- CSA has multiple entry points at different levels: CSA should not be perceived as a set of practices and technologies. It has multiple entry points, ranging from the development of technologies and practices to the elaboration of climate change models and scenarios, information technologies, insurance schemes, value chains and the strengthening of institutional and political enabling environments. As such, it goes beyond single technologies at the farm level and includes the integration of multiple interventions at the food system, landscape, value chain or policy level.
- CSA is context specific: What is climate-smart in one-place may not be climate-smart in another, and no interventions are climate-smart everywhere or every time. Interventions must take into account how different elements interact at the landscape level, within or among ecosystems and as a part of different institutional arrangements and political realities. The fact that CSA often strives to reach multiple objectives at the system level makes it particularly difficult to transfer experiences from one context to another.
- CSA engages women and marginalised groups:To achieve food security goals and enhance resilience, CSA approaches must involve the poorest and most vulnerable groups. These groups often live on marginal lands which are most vulnerable to climate events like drought and floods. They are, thus, most likely to be affected by climate change. Gender is another central aspect of CSA. Women typically have less access and legal right to the land which they farm, or to other productive and economic resources which could help build their adaptive capacity to cope with events like droughts and floods (Huyer et al. 2015). 6 CSA strives to involve all local, regional and national stakeholders in decision-making. Only by doing so, is it possible to identify the most appropriate interventions and form the partnerships and alliances needed to enable sustainable development.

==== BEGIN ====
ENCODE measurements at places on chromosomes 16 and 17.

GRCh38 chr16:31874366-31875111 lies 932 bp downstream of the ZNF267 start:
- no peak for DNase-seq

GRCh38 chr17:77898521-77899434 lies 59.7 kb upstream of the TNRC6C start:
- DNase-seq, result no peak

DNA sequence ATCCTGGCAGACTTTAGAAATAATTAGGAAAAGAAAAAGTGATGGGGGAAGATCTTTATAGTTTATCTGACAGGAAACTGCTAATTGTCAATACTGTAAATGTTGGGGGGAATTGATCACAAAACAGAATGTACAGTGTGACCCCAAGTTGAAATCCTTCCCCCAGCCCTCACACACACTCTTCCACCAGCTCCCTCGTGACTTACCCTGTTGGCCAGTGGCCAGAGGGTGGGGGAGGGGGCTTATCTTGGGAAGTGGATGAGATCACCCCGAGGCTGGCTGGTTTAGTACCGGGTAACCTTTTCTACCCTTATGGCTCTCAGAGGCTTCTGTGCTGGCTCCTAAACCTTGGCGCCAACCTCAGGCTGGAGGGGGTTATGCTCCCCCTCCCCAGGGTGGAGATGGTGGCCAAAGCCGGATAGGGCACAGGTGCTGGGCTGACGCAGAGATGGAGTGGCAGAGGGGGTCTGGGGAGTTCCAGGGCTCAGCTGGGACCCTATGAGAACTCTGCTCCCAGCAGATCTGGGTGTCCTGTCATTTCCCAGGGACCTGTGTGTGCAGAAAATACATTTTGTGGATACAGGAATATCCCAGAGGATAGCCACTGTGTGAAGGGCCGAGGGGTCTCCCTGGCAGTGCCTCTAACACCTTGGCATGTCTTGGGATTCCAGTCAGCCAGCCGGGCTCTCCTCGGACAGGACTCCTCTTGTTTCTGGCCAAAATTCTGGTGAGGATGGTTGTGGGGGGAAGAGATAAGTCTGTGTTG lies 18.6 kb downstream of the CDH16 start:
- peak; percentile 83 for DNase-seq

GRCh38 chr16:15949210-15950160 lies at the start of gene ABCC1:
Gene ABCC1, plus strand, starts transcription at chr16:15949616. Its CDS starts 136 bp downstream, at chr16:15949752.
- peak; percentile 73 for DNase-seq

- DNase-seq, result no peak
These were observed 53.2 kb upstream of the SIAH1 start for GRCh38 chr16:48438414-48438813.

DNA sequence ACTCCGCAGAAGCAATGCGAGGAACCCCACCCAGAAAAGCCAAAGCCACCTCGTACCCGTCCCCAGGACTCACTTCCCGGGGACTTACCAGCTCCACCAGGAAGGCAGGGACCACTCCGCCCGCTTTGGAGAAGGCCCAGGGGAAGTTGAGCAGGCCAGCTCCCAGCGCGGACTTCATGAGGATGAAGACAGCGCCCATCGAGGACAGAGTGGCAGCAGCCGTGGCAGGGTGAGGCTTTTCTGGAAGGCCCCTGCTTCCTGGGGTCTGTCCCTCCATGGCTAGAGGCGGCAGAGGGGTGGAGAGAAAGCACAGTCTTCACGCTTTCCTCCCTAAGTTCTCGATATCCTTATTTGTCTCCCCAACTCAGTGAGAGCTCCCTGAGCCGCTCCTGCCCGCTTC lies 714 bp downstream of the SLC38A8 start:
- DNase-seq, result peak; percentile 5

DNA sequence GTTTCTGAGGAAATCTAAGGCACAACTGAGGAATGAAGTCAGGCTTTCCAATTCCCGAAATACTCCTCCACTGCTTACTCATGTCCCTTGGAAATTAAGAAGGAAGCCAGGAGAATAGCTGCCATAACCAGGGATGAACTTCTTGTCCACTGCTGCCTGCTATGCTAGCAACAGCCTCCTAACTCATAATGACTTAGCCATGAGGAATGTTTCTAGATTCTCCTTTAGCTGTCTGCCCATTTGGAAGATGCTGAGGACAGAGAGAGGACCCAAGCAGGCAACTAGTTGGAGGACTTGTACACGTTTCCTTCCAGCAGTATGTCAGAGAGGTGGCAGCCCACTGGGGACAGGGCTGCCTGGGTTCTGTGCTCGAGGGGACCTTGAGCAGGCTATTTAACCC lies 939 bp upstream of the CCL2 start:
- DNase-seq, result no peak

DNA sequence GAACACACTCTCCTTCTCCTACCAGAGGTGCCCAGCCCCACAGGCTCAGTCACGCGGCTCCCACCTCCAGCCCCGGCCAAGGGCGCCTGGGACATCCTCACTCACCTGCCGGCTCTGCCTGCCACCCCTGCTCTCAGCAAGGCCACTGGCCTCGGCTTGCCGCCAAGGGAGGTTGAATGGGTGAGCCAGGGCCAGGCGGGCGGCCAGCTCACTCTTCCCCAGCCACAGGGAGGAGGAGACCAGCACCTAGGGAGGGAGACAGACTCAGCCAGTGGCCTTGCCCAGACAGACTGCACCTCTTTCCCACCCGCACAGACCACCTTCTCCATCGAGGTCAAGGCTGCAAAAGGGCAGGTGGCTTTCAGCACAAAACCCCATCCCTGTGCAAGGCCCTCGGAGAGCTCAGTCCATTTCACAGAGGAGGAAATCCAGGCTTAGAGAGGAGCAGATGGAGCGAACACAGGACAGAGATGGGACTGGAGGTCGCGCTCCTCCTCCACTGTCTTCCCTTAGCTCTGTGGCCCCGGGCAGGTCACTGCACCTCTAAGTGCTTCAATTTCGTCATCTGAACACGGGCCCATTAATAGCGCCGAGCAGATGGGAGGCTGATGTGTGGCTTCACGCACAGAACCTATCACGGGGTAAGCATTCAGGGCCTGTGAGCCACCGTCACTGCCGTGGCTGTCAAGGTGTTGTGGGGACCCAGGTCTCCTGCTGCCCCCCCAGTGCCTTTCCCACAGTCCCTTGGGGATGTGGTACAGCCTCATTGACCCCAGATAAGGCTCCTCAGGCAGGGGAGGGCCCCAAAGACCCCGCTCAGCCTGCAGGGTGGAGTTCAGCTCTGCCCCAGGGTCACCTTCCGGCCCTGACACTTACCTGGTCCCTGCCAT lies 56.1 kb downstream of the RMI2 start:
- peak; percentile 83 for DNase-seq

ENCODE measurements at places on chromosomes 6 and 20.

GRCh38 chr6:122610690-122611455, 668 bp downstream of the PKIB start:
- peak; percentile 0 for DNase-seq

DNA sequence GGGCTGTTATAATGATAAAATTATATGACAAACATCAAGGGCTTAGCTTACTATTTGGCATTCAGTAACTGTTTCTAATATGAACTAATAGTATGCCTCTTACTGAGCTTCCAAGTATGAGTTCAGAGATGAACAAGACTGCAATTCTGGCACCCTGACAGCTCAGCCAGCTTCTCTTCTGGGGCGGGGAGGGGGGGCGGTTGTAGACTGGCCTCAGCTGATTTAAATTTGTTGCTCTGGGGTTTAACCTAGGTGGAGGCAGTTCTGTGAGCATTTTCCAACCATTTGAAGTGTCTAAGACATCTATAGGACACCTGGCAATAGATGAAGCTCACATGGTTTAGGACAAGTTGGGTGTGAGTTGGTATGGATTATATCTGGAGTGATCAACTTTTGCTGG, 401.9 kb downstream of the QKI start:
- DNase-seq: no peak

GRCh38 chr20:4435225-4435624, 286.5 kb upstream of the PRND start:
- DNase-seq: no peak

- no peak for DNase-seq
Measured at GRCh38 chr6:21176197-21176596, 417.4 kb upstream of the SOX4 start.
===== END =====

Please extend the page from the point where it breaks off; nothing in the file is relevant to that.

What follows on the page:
View case studies of CSA interventions
Examples of specific CSA interventions include soil management, drought-tolerant maize, dairy development, farming catfish intensively, carbon finance to restore crop fields, waste-reducing rice thresher, rainfall forecasts and incentive system for low-carbon agriculture.
Lipper L, Thornton P, Campbell BM, (…), Torquebiau EF. 2014. Climate-smart agriculture for food security. Nature Climate Change 4:1068-1072.http://dx.doi.org/10.1038/nclimate2437 Climate-smart agriculture (CSA) is an approach for transforming and reorienting agricultural systems to support food security under the new realities of climate change. Widespread changes in rainfall and temperature patterns threaten agricultural production and increase the vulnerability of people dependent on agriculture for their livelihoods, which includes most of the world's poor. Climate change disrupts food markets, posing population-wide risks to food supply. Threats can be reduced by increasing the adaptive capacity of farmers as well as increasing resilience and resource use efficiency in agricultural production systems. CSA promotes coordinated actions by farmers, researchers, private sector, civil society and policymakers towards climate-resilient pathways through four main action areas: (1) building evidence; (2) increasing local institutional effectiveness; (3) fostering coherence between climate and agricultural policies; and (4) linking climate and agricultural financing. CSA differs from 'business-as-usual' approaches by emphasizing the capacity to implement flexible, context-specific solutions, supported by innovative policy and financing actions.